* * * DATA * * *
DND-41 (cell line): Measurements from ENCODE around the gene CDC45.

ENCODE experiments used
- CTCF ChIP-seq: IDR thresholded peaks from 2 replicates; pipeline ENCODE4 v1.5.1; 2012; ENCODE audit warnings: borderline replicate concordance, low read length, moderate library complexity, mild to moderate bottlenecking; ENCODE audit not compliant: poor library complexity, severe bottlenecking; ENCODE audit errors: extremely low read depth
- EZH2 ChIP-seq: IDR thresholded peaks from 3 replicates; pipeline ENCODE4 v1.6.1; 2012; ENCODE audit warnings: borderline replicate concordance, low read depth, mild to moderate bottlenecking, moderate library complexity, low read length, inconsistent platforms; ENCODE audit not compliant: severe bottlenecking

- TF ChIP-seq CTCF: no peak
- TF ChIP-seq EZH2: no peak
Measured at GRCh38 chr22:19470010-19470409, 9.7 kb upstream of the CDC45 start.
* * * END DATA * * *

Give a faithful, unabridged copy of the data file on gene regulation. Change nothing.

DND-41 (cell line): Measurements from ENCODE around the gene CDC45.

ENCODE experiments used
- CTCF ChIP-seq: IDR thresholded peaks from 2 replicates; pipeline ENCODE4 v1.5.1; 2012; ENCODE audit warnings: borderline replicate concordance, low read length, moderate library complexity, mild to moderate bottlenecking; ENCODE audit not compliant: poor library complexity, severe bottlenecking; ENCODE audit errors: extremely low read depth
- EZH2 ChIP-seq: IDR thresholded peaks from 3 replicates; pipeline ENCODE4 v1.6.1; 2012; ENCODE audit warnings: borderline replicate concordance, low read depth, mild to moderate bottlenecking, moderate library complexity, low read length, inconsistent platforms; ENCODE audit not compliant: severe bottlenecking

- TF ChIP-seq CTCF: no peak
- TF ChIP-seq EZH2: no peak
Measured at GRCh38 chr22:19470010-19470409, 9.7 kb upstream of the CDC45 start.